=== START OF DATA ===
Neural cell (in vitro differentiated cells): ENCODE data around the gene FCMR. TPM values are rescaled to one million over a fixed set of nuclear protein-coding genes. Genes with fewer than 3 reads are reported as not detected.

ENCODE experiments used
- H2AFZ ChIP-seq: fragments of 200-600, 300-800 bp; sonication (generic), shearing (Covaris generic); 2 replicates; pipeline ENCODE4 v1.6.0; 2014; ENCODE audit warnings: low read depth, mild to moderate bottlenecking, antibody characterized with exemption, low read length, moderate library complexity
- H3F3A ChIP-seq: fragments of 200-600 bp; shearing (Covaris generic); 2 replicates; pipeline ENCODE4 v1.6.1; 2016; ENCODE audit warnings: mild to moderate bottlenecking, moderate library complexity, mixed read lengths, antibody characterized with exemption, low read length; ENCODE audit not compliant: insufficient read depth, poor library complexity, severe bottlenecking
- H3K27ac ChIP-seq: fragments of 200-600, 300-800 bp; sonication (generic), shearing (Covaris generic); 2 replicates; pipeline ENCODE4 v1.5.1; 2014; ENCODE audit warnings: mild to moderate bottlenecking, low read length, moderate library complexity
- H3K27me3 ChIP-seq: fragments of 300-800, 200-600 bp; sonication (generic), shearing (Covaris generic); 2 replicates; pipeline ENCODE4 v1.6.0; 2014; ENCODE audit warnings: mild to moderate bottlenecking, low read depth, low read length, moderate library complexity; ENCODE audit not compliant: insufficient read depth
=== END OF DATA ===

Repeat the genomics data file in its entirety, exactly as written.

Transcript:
Neural cell (in vitro differentiated cells): ENCODE data around the gene FCMR. TPM values are rescaled to one million over a fixed set of nuclear protein-coding genes. Genes with fewer than 3 reads are reported as not detected.

ENCODE experiments used
- H2AFZ ChIP-seq: fragments of 200-600, 300-800 bp; sonication (generic), shearing (Covaris generic); 2 replicates; pipeline ENCODE4 v1.6.0; 2014; ENCODE audit warnings: low read depth, mild to moderate bottlenecking, antibody characterized with exemption, low read length, moderate library complexity
- H3F3A ChIP-seq: fragments of 200-600 bp; shearing (Covaris generic); 2 replicates; pipeline ENCODE4 v1.6.1; 2016; ENCODE audit warnings: mild to moderate bottlenecking, moderate library complexity, mixed read lengths, antibody characterized with exemption, low read length; ENCODE audit not compliant: insufficient read depth, poor library complexity, severe bottlenecking
- H3K27ac ChIP-seq: fragments of 200-600, 300-800 bp; sonication (generic), shearing (Covaris generic); 2 replicates; pipeline ENCODE4 v1.5.1; 2014; ENCODE audit warnings: mild to moderate bottlenecking, low read length, moderate library complexity
- H3K27me3 ChIP-seq: fragments of 300-800, 200-600 bp; sonication (generic), shearing (Covaris generic); 2 replicates; pipeline ENCODE4 v1.6.0; 2014; ENCODE audit warnings: mild to moderate bottlenecking, low read depth, low read length, moderate library complexity; ENCODE audit not compliant: insufficient read depth